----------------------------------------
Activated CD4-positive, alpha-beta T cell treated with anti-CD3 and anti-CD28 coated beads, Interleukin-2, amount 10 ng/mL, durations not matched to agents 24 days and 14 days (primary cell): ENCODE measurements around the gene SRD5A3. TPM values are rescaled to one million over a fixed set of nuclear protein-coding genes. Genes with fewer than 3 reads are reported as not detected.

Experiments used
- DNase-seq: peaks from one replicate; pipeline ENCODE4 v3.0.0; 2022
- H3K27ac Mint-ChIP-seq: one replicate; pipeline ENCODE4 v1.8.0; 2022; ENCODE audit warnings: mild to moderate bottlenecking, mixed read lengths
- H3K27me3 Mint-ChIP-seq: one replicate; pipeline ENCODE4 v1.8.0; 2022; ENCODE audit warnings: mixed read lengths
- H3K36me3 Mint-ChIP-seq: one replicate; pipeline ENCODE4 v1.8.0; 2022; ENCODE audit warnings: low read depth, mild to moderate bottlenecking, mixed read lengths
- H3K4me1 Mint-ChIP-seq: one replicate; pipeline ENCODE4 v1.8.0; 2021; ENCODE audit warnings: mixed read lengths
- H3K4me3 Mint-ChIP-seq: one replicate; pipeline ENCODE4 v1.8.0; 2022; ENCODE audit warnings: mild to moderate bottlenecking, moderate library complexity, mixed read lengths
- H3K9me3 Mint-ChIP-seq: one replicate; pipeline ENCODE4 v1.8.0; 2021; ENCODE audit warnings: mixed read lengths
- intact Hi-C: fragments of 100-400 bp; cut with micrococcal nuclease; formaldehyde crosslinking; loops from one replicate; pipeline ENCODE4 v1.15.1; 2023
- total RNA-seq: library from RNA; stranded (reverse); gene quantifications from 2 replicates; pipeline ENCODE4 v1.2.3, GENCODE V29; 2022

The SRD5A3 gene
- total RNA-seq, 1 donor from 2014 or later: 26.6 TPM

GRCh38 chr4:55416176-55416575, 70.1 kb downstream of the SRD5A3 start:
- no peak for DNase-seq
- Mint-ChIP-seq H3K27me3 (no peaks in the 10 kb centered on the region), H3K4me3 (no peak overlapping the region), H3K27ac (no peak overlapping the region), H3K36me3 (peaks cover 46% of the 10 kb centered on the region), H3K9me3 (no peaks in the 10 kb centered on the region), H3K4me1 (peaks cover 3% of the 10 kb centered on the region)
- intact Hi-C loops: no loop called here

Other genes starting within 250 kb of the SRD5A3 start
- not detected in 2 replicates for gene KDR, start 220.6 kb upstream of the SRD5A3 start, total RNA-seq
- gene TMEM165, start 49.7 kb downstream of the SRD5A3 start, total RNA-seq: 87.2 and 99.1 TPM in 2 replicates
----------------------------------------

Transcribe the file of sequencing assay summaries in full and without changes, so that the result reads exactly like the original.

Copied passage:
Activated CD4-positive, alpha-beta T cell treated with anti-CD3 and anti-CD28 coated beads, Interleukin-2, amount 10 ng/mL, durations not matched to agents 24 days and 14 days (primary cell): ENCODE measurements around the gene SRD5A3. TPM values are rescaled to one million over a fixed set of nuclear protein-coding genes. Genes with fewer than 3 reads are reported as not detected.

Experiments used
- DNase-seq: peaks from one replicate; pipeline ENCODE4 v3.0.0; 2022
- H3K27ac Mint-ChIP-seq: one replicate; pipeline ENCODE4 v1.8.0; 2022; ENCODE audit warnings: mild to moderate bottlenecking, mixed read lengths
- H3K27me3 Mint-ChIP-seq: one replicate; pipeline ENCODE4 v1.8.0; 2022; ENCODE audit warnings: mixed read lengths
- H3K36me3 Mint-ChIP-seq: one replicate; pipeline ENCODE4 v1.8.0; 2022; ENCODE audit warnings: low read depth, mild to moderate bottlenecking, mixed read lengths
- H3K4me1 Mint-ChIP-seq: one replicate; pipeline ENCODE4 v1.8.0; 2021; ENCODE audit warnings: mixed read lengths
- H3K4me3 Mint-ChIP-seq: one replicate; pipeline ENCODE4 v1.8.0; 2022; ENCODE audit warnings: mild to moderate bottlenecking, moderate library complexity, mixed read lengths
- H3K9me3 Mint-ChIP-seq: one replicate; pipeline ENCODE4 v1.8.0; 2021; ENCODE audit warnings: mixed read lengths
- intact Hi-C: fragments of 100-400 bp; cut with micrococcal nuclease; formaldehyde crosslinking; loops from one replicate; pipeline ENCODE4 v1.15.1; 2023
- total RNA-seq: library from RNA; stranded (reverse); gene quantifications from 2 replicates; pipeline ENCODE4 v1.2.3, GENCODE V29; 2022

The SRD5A3 gene
- total RNA-seq, 1 donor from 2014 or later: 26.6 TPM

GRCh38 chr4:55416176-55416575, 70.1 kb downstream of the SRD5A3 start:
- no peak for DNase-seq
- Mint-ChIP-seq H3K27me3 (no peaks in the 10 kb centered on the region), H3K4me3 (no peak overlapping the region), H3K27ac (no peak overlapping the region), H3K36me3 (peaks cover 46% of the 10 kb centered on the region), H3K9me3 (no peaks in the 10 kb centered on the region), H3K4me1 (peaks cover 3% of the 10 kb centered on the region)
- intact Hi-C loops: no loop called here

Other genes starting within 250 kb of the SRD5A3 start
- not detected in 2 replicates for gene KDR, start 220.6 kb upstream of the SRD5A3 start, total RNA-seq
- gene TMEM165, start 49.7 kb downstream of the SRD5A3 start, total RNA-seq: 87.2 and 99.1 TPM in 2 replicates